Pagosa resident Judith Horky’s latest fantasy fiction, “Soul Shift: 2012 and Beyond,” is a 350-page adventure story of love and faith.
It continues the quest of the families of her first novel, “EarthShift,” as they navigate the physical, emotional and spiritual challenges facing mankind in the contemporary world.
The story is set in present-day Pagosa Springs, and the ranch on North Pagosa Boulevard where Judy and her husband, Jim, lived for several years, features prominently in the tale. In fact, Judy says that her description of their first Pagosa home, Wind Dancer Ranch, was written before they had ever heard of Pagosa and it subsequently was built based on her words in “EarthShift.”
As “EarthShift” ended in 2000, the Armstrong family has been given assignments by the Archangel Gabriel that must be completed by 2012. The earth is changing, climate upheavals and economic stresses facing the world are very real, and those people who remain oblivious to the deeper transformations occurring are having a difficult time understanding the chaos in their souls.
“Soul Shift” takes readers back and forth between the Third and Fifth Dimensions, the latter a place where the characters can intuit and share other people’s thoughts. It is a well-written story that features believable dialogue and a fast-paced plot.
“Fiction allows powerful messages to be shared in an exciting and inspiring way that doesn’t lecture the reader,” the author says. As one of her book’s characters puts it, special gifts help you stay in touch with your angels: “Maybe we just need to open our minds and see what comes in on its own.”
Judy has had a passion for the written word since grade school and a long-time interest in the metaphysical world. The Horkys have lived in Pagosa for 13 years.
The author has donated a copy of both “EarthShift” and “Soul Shift” to the library, and they also are available on her website at www.JudithHorky.com.
“Christianity: The First Three Thousand Years” by historian Diarmaid MacCulloch takes readers back to the origins of the Hebrew Bible and then covers the world, following the three main strands of the Christian faith. “Jesus Wars” by Philip Jenkins recounts the fascinating, violent story of the church’s fifth century when four patriarchs, three queens and two emperors decided what Christians would believe for the next 1,500 years.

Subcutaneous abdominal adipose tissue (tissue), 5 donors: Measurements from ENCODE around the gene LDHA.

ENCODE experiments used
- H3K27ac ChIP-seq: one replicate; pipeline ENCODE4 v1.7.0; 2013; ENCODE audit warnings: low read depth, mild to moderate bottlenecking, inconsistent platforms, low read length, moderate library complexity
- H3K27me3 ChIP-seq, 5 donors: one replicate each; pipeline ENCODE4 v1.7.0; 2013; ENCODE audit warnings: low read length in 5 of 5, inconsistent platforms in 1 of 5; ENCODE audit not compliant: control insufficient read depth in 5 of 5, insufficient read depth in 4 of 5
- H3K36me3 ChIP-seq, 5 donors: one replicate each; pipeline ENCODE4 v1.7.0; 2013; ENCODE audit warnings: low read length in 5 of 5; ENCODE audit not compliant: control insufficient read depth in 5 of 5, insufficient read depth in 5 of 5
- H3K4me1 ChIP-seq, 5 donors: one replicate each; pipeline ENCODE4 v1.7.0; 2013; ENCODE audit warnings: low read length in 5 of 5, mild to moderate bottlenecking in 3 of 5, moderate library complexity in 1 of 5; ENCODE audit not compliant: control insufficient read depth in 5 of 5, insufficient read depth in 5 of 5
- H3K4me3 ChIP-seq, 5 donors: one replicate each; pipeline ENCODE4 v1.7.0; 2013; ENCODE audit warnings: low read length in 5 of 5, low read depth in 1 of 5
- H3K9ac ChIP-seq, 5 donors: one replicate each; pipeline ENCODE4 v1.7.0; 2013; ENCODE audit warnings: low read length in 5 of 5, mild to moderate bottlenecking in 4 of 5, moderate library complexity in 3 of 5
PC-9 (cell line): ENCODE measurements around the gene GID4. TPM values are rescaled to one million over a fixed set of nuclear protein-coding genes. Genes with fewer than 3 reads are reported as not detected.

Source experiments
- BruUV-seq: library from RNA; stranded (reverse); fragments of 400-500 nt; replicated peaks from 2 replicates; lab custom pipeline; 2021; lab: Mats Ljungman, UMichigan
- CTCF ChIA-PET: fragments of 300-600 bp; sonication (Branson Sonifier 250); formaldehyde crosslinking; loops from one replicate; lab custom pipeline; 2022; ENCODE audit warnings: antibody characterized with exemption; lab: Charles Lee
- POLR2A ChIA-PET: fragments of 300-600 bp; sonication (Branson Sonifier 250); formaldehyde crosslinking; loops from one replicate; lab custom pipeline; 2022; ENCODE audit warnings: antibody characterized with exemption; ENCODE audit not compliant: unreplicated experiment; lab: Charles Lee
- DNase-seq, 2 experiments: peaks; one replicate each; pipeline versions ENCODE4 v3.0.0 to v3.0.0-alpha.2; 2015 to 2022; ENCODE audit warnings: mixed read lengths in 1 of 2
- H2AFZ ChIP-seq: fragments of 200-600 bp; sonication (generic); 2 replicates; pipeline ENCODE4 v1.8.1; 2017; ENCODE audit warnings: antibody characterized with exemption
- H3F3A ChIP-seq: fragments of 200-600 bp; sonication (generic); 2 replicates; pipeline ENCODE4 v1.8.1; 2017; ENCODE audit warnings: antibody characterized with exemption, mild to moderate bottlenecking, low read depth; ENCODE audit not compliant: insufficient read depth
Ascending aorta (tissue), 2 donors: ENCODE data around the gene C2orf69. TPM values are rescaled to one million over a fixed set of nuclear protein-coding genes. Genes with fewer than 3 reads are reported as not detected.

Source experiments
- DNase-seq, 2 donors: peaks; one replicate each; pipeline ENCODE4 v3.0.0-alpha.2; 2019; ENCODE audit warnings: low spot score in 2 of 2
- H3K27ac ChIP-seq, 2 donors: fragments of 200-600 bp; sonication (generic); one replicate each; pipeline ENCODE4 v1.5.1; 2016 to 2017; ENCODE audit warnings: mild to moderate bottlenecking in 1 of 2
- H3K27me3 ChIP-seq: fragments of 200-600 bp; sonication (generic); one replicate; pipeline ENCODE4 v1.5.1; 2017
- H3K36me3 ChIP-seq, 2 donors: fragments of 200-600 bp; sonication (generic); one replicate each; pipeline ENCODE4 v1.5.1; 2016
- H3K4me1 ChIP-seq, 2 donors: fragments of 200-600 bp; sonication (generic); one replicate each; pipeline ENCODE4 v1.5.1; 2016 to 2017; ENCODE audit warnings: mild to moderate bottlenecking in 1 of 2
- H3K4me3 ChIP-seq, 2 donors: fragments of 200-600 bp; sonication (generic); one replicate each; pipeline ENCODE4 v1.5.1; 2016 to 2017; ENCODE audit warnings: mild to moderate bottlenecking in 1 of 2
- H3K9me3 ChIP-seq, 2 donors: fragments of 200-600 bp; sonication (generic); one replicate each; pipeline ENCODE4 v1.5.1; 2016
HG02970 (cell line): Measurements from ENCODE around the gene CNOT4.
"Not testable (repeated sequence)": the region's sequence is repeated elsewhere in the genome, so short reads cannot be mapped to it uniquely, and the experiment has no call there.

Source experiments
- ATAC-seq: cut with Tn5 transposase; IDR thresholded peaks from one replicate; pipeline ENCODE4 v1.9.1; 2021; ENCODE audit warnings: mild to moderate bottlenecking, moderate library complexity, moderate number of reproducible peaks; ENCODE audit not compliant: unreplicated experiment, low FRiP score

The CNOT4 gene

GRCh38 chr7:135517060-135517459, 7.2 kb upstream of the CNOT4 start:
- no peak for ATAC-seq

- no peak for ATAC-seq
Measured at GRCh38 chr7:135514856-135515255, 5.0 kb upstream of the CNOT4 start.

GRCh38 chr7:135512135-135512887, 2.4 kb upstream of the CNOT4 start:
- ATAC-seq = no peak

The first three murder mysteries in “The Pot Thief” series by Albuquerque’s J. Michael Orenduff are now available at the library: “The Pot Thief Who Studied Pythagoras,” “… Who Studied Ptolemy” and “… Who Studied Einstein.”
“Secretariat” by William Nack is the true story of the greatest champion in horse racing history and the only horse ever to grace the covers of Time, Newsweek and Sports Illustrated in the same week. “Colonel Roosevelt” by Pulitzer Prize winner Edmund Morris completes the trilogy of Theodore Roosevelt, this book focusing on his life after being president. “Hoda: How I Survived War Zones, Bad Hair, Cancer, and Kathie Lee” is the autobiography of network TV’s Hoda Kotb. “Me” by Ricky Martin is the pop star’s intimate and very personal look at his life.
“New Tax Laws Simplified 2011” by J.K. Lasser’s provides the tips and tools needed to help you save money on your 2010 tax return — and beyond.
“Waiting For Superman,” edited by Karl Weber, offers deep insights into America’s failing educational system by people at the forefront of educational innovation including Bill and Melinda Gates, Geoffrey Canada, Michelle Rhee, Randi Weingarten, Bill Strickland, Eric Schwarz, Jay Mathews and Eric Hanushek. The book also includes special chapters that provide resources, ideas and hands-on suggestions for improving local schools.
President George W. Bush’s autobiography “Decision Points” is now available in large print, as are “Cat in an Ultramarine Scheme: A Midnight Louie Mystery” by Carole Nelson Douglas, “Port Mortuary” in the Kay Scarpetta mystery series by Patricia Cornwall, “Crescent Dawn” in the Dirk Pitt adventure series by Clive and Dirk Cussler, “Magnolia,” a romance set in Atlanta in 1900 by Diana Palmer, “In Harm’s Way” in the Sheriff Walt Fleming mystery series by Ridley Pearson, “Night of the Vampires” by Heather Graham and “Happy Ever After,” Book 4 in the Bridge Quartet by Nora Roberts.
Mysteries and other novels
“Crescent Dawn” by Clive and Dirk Cussler is the latest in the Dirk Pitt adventure series. “The Finkler Question” by Howard Jacobson is a humorous but penetrating novel that takes on the most controversial issues facing Jews. “Shoot To Thrill” by P. J. Tracy is another thriller featuring the Monkeewrench computer geeks crew. “Of Love and Evil” by Anne Rice is a new metaphysical thriller of angels and assassins set in times past. “Sweet and Deadly” by Charlaine Harris is a Southern mystery by the author of the Sookie Stackhouse series.
“Until one has loved an animal, a part of one’s soul remains unawakened.” — Anatole France (1844-1927), French poet, journalist and novelist.
Thanks to our donors
For books and materials this week we thank Sue Kehret, Alex Lane, Susan Thorpe, Beverly Warburton and Codie Wilson.
For more information on library books, services and programs, and to reserve books from the comfort of your home, visit our website at http://pagosa.colibraries.org/.